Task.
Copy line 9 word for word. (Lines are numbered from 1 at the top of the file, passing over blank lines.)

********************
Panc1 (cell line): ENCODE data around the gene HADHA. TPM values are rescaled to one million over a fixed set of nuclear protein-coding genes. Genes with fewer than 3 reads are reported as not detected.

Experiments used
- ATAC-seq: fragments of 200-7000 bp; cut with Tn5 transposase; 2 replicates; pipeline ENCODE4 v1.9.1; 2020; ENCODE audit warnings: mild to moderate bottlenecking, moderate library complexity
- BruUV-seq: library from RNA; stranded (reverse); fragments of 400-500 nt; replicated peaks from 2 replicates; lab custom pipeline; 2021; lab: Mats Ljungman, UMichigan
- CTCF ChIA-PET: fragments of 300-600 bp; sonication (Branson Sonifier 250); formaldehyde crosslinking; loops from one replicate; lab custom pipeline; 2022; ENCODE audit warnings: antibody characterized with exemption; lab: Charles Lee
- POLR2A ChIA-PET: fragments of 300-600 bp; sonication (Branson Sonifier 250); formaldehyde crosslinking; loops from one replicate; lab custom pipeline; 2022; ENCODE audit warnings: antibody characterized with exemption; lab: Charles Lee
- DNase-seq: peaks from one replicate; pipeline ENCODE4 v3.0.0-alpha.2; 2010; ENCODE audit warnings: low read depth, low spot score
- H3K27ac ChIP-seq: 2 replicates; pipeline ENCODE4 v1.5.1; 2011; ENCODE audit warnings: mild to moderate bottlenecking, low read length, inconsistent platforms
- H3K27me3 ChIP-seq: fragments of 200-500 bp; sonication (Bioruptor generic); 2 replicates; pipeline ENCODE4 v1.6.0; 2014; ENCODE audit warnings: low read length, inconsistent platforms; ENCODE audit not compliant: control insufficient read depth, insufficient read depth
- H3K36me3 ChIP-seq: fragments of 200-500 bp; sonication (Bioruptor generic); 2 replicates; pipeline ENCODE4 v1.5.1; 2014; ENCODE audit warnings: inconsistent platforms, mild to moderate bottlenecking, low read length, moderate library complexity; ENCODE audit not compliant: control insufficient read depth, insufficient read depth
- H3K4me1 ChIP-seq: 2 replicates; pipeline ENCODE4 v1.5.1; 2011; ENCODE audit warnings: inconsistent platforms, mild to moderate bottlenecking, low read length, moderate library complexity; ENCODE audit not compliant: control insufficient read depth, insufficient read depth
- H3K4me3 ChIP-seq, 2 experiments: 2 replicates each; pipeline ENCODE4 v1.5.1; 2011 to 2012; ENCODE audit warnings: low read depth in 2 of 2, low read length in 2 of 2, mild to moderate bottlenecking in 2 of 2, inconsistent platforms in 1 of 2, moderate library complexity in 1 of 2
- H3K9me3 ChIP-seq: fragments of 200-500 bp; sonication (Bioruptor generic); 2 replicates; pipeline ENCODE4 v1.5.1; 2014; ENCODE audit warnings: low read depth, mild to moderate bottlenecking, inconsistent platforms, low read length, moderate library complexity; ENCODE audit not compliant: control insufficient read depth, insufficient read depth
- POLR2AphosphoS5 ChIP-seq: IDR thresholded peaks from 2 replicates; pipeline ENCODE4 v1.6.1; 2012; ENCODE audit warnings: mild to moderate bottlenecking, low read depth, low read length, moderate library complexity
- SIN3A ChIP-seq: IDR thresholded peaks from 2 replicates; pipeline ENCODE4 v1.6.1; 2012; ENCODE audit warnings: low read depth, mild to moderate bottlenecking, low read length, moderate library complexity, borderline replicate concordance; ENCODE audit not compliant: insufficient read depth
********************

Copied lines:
- H3K27me3 ChIP-seq: fragments of 200-500 bp; sonication (Bioruptor generic); 2 replicates; pipeline ENCODE4 v1.6.0; 2014; ENCODE audit warnings: low read length, inconsistent platforms; ENCODE audit not compliant: control insufficient read depth, insufficient read depth